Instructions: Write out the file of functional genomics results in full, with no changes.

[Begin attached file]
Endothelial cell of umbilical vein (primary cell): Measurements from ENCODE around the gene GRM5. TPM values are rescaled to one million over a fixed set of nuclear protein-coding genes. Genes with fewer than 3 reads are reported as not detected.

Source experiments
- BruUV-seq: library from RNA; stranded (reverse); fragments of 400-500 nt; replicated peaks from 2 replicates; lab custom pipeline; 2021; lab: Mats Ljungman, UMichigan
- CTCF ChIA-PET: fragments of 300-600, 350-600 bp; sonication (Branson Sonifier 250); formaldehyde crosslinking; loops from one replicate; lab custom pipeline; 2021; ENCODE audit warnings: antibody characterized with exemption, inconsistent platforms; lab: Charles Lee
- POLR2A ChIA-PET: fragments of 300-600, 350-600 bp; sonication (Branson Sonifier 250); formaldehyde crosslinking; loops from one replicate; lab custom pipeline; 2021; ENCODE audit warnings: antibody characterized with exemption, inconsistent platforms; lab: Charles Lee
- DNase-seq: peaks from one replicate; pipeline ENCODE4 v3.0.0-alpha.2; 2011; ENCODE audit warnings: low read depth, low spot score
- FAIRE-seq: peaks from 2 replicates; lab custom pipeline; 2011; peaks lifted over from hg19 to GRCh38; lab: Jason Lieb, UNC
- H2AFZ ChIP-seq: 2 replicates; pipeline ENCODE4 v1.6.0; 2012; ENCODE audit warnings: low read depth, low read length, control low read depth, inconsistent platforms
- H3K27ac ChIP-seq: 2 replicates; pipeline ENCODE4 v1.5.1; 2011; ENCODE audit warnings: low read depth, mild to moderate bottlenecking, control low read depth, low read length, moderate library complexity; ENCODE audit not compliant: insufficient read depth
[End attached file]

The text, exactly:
Endothelial cell of umbilical vein (primary cell): Measurements from ENCODE around the gene GRM5. TPM values are rescaled to one million over a fixed set of nuclear protein-coding genes. Genes with fewer than 3 reads are reported as not detected.

Source experiments
- BruUV-seq: library from RNA; stranded (reverse); fragments of 400-500 nt; replicated peaks from 2 replicates; lab custom pipeline; 2021; lab: Mats Ljungman, UMichigan
- CTCF ChIA-PET: fragments of 300-600, 350-600 bp; sonication (Branson Sonifier 250); formaldehyde crosslinking; loops from one replicate; lab custom pipeline; 2021; ENCODE audit warnings: antibody characterized with exemption, inconsistent platforms; lab: Charles Lee
- POLR2A ChIA-PET: fragments of 300-600, 350-600 bp; sonication (Branson Sonifier 250); formaldehyde crosslinking; loops from one replicate; lab custom pipeline; 2021; ENCODE audit warnings: antibody characterized with exemption, inconsistent platforms; lab: Charles Lee
- DNase-seq: peaks from one replicate; pipeline ENCODE4 v3.0.0-alpha.2; 2011; ENCODE audit warnings: low read depth, low spot score
- FAIRE-seq: peaks from 2 replicates; lab custom pipeline; 2011; peaks lifted over from hg19 to GRCh38; lab: Jason Lieb, UNC
- H2AFZ ChIP-seq: 2 replicates; pipeline ENCODE4 v1.6.0; 2012; ENCODE audit warnings: low read depth, low read length, control low read depth, inconsistent platforms
- H3K27ac ChIP-seq: 2 replicates; pipeline ENCODE4 v1.5.1; 2011; ENCODE audit warnings: low read depth, mild to moderate bottlenecking, control low read depth, low read length, moderate library complexity; ENCODE audit not compliant: insufficient read depth